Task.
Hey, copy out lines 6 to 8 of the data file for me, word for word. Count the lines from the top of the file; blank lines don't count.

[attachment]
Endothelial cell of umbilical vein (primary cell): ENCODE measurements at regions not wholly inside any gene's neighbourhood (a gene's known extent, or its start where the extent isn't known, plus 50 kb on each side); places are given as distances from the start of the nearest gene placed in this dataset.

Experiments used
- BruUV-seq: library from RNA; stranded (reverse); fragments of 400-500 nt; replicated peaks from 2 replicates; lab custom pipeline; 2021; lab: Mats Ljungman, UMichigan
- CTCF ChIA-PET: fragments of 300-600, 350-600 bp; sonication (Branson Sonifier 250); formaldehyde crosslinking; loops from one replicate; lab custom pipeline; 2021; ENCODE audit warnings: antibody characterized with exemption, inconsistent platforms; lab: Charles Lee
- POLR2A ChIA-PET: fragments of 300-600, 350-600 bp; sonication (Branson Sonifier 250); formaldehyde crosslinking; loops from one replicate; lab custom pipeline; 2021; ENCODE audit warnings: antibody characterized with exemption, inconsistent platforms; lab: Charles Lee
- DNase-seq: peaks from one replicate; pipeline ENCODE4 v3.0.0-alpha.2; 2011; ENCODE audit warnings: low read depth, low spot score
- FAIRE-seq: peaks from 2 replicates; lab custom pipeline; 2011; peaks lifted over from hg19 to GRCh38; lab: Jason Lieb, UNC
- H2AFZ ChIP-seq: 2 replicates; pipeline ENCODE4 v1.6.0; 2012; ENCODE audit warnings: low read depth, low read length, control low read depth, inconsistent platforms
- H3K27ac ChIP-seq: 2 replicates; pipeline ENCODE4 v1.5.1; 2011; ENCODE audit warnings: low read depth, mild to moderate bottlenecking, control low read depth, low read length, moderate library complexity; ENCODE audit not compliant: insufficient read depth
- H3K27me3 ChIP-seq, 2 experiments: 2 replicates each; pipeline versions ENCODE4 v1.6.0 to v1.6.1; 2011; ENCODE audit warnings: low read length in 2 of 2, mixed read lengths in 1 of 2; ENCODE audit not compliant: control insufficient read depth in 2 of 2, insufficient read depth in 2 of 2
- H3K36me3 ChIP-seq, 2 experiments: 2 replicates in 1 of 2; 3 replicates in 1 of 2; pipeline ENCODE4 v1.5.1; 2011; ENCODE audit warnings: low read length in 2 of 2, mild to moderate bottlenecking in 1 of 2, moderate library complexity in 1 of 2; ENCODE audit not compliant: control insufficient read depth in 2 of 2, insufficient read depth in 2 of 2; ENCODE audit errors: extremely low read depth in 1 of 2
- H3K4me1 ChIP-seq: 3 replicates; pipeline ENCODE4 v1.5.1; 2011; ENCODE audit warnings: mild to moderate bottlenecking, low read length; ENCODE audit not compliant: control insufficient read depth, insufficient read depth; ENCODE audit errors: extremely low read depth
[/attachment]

- DNase-seq: peaks from one replicate; pipeline ENCODE4 v3.0.0-alpha.2; 2011; ENCODE audit warnings: low read depth, low spot score
- FAIRE-seq: peaks from 2 replicates; lab custom pipeline; 2011; peaks lifted over from hg19 to GRCh38; lab: Jason Lieb, UNC
- H2AFZ ChIP-seq: 2 replicates; pipeline ENCODE4 v1.6.0; 2012; ENCODE audit warnings: low read depth, low read length, control low read depth, inconsistent platforms